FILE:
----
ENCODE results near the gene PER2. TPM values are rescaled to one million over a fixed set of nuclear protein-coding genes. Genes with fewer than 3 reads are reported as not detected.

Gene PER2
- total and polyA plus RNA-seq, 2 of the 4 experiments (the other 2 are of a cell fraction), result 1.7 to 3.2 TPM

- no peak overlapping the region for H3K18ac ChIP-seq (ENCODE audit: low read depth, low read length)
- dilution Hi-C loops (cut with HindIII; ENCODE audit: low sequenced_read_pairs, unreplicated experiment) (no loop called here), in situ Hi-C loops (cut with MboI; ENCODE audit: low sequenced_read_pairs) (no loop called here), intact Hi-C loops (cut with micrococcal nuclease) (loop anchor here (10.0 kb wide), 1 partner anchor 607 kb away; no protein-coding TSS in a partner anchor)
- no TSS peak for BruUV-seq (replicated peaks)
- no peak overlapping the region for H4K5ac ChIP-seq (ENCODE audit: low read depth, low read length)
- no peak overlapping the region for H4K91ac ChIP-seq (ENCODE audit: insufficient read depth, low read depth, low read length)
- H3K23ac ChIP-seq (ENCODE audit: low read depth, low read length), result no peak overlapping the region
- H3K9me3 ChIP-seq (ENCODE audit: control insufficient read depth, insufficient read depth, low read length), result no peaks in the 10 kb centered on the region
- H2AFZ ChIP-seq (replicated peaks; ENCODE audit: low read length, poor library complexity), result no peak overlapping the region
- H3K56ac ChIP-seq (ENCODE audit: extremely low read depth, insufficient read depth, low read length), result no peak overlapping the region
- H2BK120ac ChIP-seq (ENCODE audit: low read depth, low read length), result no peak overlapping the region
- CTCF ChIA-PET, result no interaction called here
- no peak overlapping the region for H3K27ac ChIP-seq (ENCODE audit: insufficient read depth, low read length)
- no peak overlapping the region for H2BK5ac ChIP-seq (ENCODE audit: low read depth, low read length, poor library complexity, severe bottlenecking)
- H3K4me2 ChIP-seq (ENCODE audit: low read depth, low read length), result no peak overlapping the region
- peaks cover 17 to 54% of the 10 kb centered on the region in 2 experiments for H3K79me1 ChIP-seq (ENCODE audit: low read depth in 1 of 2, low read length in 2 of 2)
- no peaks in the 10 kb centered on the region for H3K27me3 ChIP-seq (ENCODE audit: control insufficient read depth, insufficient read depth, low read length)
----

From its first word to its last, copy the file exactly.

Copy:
ENCODE results near the gene PER2. TPM values are rescaled to one million over a fixed set of nuclear protein-coding genes. Genes with fewer than 3 reads are reported as not detected.

Gene PER2
- total and polyA plus RNA-seq, 2 of the 4 experiments (the other 2 are of a cell fraction), result 1.7 to 3.2 TPM

- no peak overlapping the region for H3K18ac ChIP-seq (ENCODE audit: low read depth, low read length)
- dilution Hi-C loops (cut with HindIII; ENCODE audit: low sequenced_read_pairs, unreplicated experiment) (no loop called here), in situ Hi-C loops (cut with MboI; ENCODE audit: low sequenced_read_pairs) (no loop called here), intact Hi-C loops (cut with micrococcal nuclease) (loop anchor here (10.0 kb wide), 1 partner anchor 607 kb away; no protein-coding TSS in a partner anchor)
- no TSS peak for BruUV-seq (replicated peaks)
- no peak overlapping the region for H4K5ac ChIP-seq (ENCODE audit: low read depth, low read length)
- no peak overlapping the region for H4K91ac ChIP-seq (ENCODE audit: insufficient read depth, low read depth, low read length)
- H3K23ac ChIP-seq (ENCODE audit: low read depth, low read length), result no peak overlapping the region
- H3K9me3 ChIP-seq (ENCODE audit: control insufficient read depth, insufficient read depth, low read length), result no peaks in the 10 kb centered on the region
- H2AFZ ChIP-seq (replicated peaks; ENCODE audit: low read length, poor library complexity), result no peak overlapping the region
- H3K56ac ChIP-seq (ENCODE audit: extremely low read depth, insufficient read depth, low read length), result no peak overlapping the region
- H2BK120ac ChIP-seq (ENCODE audit: low read depth, low read length), result no peak overlapping the region
- CTCF ChIA-PET, result no interaction called here
- no peak overlapping the region for H3K27ac ChIP-seq (ENCODE audit: insufficient read depth, low read length)
- no peak overlapping the region for H2BK5ac ChIP-seq (ENCODE audit: low read depth, low read length, poor library complexity, severe bottlenecking)
- H3K4me2 ChIP-seq (ENCODE audit: low read depth, low read length), result no peak overlapping the region
- peaks cover 17 to 54% of the 10 kb centered on the region in 2 experiments for H3K79me1 ChIP-seq (ENCODE audit: low read depth in 1 of 2, low read length in 2 of 2)
- no peaks in the 10 kb centered on the region for H3K27me3 ChIP-seq (ENCODE audit: control insufficient read depth, insufficient read depth, low read length)